Red meat was amongst the smorgasbord of New Zealand agribusiness presented to international agricultural journalists in Hamilton last week. Over 150 journalists from around the world were there for the annual World Congress of the International Federation of Agricultural Journalists (IFAJ), hosted by the New Zealand Guild of Agricultural Journalists & Communicators, to hear about NZ Agribusiness: Our Life. Our Story.
In a programme designed to present a snapshot of New Zealand agriculture and its innovation over the four day event (14 to 18 October), in addition to official IFAJ business, delegates were able to hear from top quality Kiwi speakers and to visit a range of farms, research establishments and companies organised in five topic streams according to their interests – red meat, dairy, horticultural, science and technology and general.
Keynote speakers included Minister for Primary Industries Nathan Guy, who spoke well at the Opening Night dinner covering topics such as the Trans-Pacific Partnership (TPP) and the importance of biosecurity to New Zealand. Having admitted it was the largest number of journalists he had ever addressed, aside from Prince William releasing a Kiwi at Kapiti Island, he disappeared into a media scrum after an excellent and widely applauded positive address, which was deemed “so refreshing to hear from an agriculture minister”.
Minister for Trade Tim Groser’s off the cuff comments about TPP and other free-trade negotiations were well appreciated. Waikato University professor of agribusiness Jacqueline Rowarth’s presentation was described as “absolutely world class” by several delegates as was the presentation from KPMG’s head of global agribusiness Ian Proudfoot. Both of the latter were setting the scene for ‘Our Life. Our Story’
Meat Industry Association chairman Bill Falconer was the meat industry’s keynote speaker, presenting a background about how the New Zealand meat industry is meeting market needs and current issues.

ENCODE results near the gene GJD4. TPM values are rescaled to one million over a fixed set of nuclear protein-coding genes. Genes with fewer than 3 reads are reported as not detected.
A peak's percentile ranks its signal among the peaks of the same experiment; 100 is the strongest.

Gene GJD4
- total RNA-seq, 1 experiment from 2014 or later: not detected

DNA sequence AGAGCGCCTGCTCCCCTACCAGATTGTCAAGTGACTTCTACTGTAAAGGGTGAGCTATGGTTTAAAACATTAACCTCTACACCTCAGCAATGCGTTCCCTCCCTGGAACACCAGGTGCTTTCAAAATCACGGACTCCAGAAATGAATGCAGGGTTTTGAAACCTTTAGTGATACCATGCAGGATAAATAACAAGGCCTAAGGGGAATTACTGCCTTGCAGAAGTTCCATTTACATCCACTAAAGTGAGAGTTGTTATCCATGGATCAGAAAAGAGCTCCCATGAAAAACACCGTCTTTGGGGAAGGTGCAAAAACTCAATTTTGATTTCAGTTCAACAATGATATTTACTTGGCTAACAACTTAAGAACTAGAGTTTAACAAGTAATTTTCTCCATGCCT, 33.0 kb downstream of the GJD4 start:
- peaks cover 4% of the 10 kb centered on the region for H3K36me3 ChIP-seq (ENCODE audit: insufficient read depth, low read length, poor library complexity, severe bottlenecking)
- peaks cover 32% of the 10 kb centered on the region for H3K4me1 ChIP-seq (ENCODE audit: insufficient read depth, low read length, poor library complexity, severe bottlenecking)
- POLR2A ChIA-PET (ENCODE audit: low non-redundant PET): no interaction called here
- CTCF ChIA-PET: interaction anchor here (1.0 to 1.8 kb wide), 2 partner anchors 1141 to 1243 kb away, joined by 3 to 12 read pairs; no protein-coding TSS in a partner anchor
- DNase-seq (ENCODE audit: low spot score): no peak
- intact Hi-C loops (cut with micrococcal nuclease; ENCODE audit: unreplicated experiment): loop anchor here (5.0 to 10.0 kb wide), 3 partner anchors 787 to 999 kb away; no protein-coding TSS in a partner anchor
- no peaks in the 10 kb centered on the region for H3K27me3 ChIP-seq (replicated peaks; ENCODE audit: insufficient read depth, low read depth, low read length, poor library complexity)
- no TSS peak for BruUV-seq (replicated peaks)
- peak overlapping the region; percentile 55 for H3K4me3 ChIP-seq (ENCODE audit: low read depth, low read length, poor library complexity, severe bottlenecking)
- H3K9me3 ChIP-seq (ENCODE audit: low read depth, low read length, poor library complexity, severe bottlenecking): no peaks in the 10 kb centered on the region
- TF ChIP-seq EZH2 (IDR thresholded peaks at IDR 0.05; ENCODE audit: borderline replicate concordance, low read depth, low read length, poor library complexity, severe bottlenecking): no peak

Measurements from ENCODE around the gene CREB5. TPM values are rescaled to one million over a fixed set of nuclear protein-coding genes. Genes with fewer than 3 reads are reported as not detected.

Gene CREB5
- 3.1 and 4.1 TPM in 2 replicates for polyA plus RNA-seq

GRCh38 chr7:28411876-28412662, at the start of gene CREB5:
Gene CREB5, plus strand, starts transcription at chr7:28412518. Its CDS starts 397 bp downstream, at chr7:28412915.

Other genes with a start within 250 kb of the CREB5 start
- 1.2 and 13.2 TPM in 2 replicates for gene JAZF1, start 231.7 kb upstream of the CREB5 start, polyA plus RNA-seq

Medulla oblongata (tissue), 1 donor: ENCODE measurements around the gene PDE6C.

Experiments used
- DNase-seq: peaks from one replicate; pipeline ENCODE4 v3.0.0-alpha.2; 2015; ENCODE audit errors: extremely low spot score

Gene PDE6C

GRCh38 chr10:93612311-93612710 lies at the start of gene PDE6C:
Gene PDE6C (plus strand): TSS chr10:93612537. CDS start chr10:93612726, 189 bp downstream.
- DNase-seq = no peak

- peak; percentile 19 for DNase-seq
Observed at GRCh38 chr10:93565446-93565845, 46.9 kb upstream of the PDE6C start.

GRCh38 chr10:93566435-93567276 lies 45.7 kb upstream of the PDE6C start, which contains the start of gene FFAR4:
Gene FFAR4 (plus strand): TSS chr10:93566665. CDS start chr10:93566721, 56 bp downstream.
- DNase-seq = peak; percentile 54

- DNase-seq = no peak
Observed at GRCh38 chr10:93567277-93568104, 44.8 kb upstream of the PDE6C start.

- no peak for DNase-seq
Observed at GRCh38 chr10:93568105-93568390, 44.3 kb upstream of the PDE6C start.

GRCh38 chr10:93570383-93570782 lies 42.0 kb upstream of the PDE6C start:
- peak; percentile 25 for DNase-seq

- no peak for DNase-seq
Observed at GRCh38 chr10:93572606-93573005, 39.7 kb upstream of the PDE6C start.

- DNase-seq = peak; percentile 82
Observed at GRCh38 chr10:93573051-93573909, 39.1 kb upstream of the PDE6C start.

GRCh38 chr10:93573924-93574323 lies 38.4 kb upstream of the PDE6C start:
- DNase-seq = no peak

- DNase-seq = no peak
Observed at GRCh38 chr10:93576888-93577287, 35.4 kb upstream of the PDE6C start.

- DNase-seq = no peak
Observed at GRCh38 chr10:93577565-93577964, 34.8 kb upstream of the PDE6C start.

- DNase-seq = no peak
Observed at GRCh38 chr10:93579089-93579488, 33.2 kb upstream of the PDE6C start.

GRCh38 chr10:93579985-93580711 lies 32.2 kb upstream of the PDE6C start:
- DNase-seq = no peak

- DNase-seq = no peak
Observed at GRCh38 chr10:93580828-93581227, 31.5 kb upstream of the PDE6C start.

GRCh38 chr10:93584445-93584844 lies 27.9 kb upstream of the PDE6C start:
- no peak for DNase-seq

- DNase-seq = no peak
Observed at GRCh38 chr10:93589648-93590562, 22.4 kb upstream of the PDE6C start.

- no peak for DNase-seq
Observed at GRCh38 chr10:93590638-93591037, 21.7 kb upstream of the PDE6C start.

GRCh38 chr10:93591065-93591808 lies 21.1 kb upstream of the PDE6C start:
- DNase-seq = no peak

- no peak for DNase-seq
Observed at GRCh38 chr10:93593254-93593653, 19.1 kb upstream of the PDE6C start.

Silver Fern Farms (SFF) had them all over for a barbecue dinner. This included the meat processor’s delicious beef, lamb and venison and was hosted at the beautiful Te Aroha racecourse, following a tour of the SFF Te Aroha plant giving them an appreciation of the scale of meat processing.
Smaller groups heard from 14 senior managers speaking on behalf of various organisations. These included Greenlea Premier Meats’ Tony Egan. He spoke about Greenlea’s development and how it handles halal meat production. Deer Industry New Zealand (DINZ)’s Tony Pearse talked about the his industry’s “Hindsight to Foresight’ efforts to rejuvenate deer farming.
Overall, delegates visited 36 farms, research establishments and companies in the Waikato region. Eight Waikato sheep, beef and deer farms were visited in the red meat streams. These included: Charlie Lea’s multi-faceted agricultural operation; James Bailey’s Hereford stud and sheep farm; Ian Scott’s Oraka Deer Park; specialist calf rearer Wayne Derrick; the Alexanders’ farm at Hobbiton; Colin Brown’s boutique beef Lake Farm; Rob Taylor’s Plasnewyd farm; and Bill Garland at Rahiri.
Progressive Meats hosted a small group taking part in a pre-Congress tour of the North Island, which also visited Craig Hickson’s Anawai sheep, beef and deer station, amongst others. Participants in the South Island tour also had an opportunity to visit the Avery’s Bonavaree station and learn about drought resilience, drop in on Lincoln University and visit a high country merino station in their itinerary.
It was New Zealand’s long over-due turn to host the full World Congress and the relatively small New Zealand Guild of Agricultural Journalists and Communicators (GAJC) team, led by Congress organising committee chair Hugh Stringleman and Guild secretary Sue Miller, took on the ambitious task of preparing for the event over three years ago. Delegates who took up the opportunity to attend came from 27 countries. This included the biggest contingent from the US, followed closely behind by Canada, Australia, Europea, Scandinavia and Japan, down to other member countries such as Nepal, Indonesia, Croatia and the Philippines.
” …having caught a brief glimpse of Kiwi culture and agriculture, I suggest we look at New Zealand differently. I say we regard it as a teacher and maybe even an ally, and not as a conniving thief stealing our heritage and our way of life.”
The breadth of activity was reflected in the IFAJ 2015 Facebook page, Twitter stream @IFAJ2015NZ and hashtag #ifaj2015, which were running hot during their visit.
The organisers have thanked the sponsors, without whom the event could not have taken place. These were: principal sponsor Dairy NZ, major sponsors Fonterra, AGMARDT, KPMG, MPI, Gallagher and NZX Agri, to add to Zespri, Silver Fern Farms, Ballance Agri-Nutrients, Horticulture NZ, Beef + Lamb NZ, DINZ, Monsanto, plus Jim Burns, Whittakers Chocolate and PickMee Apples.
For more information visit www.congress2015.co.nz. IFAJ 2016 will take place in Germany.